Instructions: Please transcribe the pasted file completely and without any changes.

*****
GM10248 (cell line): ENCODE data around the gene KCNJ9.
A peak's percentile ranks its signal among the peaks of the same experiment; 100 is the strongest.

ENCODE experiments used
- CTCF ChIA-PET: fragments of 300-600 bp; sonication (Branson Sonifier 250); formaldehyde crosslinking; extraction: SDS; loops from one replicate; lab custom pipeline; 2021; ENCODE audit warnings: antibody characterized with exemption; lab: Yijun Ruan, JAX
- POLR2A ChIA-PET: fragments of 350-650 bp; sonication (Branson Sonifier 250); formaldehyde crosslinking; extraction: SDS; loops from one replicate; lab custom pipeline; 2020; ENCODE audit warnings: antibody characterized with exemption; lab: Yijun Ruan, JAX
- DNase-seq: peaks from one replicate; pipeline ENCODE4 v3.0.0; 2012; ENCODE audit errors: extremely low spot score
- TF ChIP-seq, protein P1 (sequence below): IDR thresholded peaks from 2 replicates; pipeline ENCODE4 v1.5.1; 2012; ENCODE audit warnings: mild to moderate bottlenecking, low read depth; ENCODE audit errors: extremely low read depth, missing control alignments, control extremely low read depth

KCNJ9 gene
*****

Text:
GM10248 (cell line): ENCODE data around the gene KCNJ9.
A peak's percentile ranks its signal among the peaks of the same experiment; 100 is the strongest.

ENCODE experiments used
- CTCF ChIA-PET: fragments of 300-600 bp; sonication (Branson Sonifier 250); formaldehyde crosslinking; extraction: SDS; loops from one replicate; lab custom pipeline; 2021; ENCODE audit warnings: antibody characterized with exemption; lab: Yijun Ruan, JAX
- POLR2A ChIA-PET: fragments of 350-650 bp; sonication (Branson Sonifier 250); formaldehyde crosslinking; extraction: SDS; loops from one replicate; lab custom pipeline; 2020; ENCODE audit warnings: antibody characterized with exemption; lab: Yijun Ruan, JAX
- DNase-seq: peaks from one replicate; pipeline ENCODE4 v3.0.0; 2012; ENCODE audit errors: extremely low spot score
- TF ChIP-seq, protein P1 (sequence below): IDR thresholded peaks from 2 replicates; pipeline ENCODE4 v1.5.1; 2012; ENCODE audit warnings: mild to moderate bottlenecking, low read depth; ENCODE audit errors: extremely low read depth, missing control alignments, control extremely low read depth

KCNJ9 gene